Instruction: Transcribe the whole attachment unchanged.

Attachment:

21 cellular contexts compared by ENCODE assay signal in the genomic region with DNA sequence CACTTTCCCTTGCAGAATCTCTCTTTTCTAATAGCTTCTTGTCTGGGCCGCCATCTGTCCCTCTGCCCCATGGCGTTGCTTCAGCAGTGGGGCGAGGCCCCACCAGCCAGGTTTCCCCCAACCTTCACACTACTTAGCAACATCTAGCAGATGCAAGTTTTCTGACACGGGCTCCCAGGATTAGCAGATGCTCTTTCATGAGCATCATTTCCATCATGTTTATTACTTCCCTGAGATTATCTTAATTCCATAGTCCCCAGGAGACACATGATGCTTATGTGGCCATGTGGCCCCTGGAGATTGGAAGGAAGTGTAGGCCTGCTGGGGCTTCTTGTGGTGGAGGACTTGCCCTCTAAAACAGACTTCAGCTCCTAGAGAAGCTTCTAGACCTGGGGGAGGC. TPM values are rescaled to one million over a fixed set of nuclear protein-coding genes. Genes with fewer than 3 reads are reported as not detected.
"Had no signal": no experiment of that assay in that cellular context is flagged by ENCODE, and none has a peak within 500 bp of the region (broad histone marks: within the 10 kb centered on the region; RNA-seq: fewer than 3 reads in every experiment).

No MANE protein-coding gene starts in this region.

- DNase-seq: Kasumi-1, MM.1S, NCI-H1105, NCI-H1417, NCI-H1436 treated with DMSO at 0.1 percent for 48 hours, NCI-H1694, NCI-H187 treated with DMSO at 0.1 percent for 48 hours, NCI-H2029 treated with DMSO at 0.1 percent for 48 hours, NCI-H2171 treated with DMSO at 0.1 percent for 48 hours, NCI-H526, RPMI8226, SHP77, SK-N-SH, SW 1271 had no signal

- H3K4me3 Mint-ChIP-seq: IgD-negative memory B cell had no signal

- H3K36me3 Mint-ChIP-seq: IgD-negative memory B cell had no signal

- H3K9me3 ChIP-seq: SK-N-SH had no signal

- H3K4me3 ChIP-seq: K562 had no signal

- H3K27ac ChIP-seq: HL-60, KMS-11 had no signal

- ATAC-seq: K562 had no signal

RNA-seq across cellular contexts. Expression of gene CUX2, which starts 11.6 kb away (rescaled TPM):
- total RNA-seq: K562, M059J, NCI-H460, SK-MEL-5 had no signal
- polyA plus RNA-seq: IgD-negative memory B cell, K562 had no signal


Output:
21 cellular contexts compared by ENCODE assay signal in the genomic region with DNA sequence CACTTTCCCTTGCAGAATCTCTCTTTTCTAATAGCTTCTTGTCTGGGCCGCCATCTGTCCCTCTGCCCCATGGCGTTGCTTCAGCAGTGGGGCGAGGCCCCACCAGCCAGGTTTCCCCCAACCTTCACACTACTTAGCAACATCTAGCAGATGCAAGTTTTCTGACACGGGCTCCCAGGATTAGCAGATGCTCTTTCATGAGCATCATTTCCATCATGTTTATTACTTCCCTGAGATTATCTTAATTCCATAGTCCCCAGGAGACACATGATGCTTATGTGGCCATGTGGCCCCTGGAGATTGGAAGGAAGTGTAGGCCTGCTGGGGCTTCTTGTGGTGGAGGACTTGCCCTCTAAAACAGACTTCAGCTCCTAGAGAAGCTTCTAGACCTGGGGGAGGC. TPM values are rescaled to one million over a fixed set of nuclear protein-coding genes. Genes with fewer than 3 reads are reported as not detected.
"Had no signal": no experiment of that assay in that cellular context is flagged by ENCODE, and none has a peak within 500 bp of the region (broad histone marks: within the 10 kb centered on the region; RNA-seq: fewer than 3 reads in every experiment).

No MANE protein-coding gene starts in this region.

- DNase-seq: Kasumi-1, MM.1S, NCI-H1105, NCI-H1417, NCI-H1436 treated with DMSO at 0.1 percent for 48 hours, NCI-H1694, NCI-H187 treated with DMSO at 0.1 percent for 48 hours, NCI-H2029 treated with DMSO at 0.1 percent for 48 hours, NCI-H2171 treated with DMSO at 0.1 percent for 48 hours, NCI-H526, RPMI8226, SHP77, SK-N-SH, SW 1271 had no signal

- H3K4me3 Mint-ChIP-seq: IgD-negative memory B cell had no signal

- H3K36me3 Mint-ChIP-seq: IgD-negative memory B cell had no signal

- H3K9me3 ChIP-seq: SK-N-SH had no signal

- H3K4me3 ChIP-seq: K562 had no signal

- H3K27ac ChIP-seq: HL-60, KMS-11 had no signal

- ATAC-seq: K562 had no signal

RNA-seq across cellular contexts. Expression of gene CUX2, which starts 11.6 kb away (rescaled TPM):
- total RNA-seq: K562, M059J, NCI-H460, SK-MEL-5 had no signal
- polyA plus RNA-seq: IgD-negative memory B cell, K562 had no signal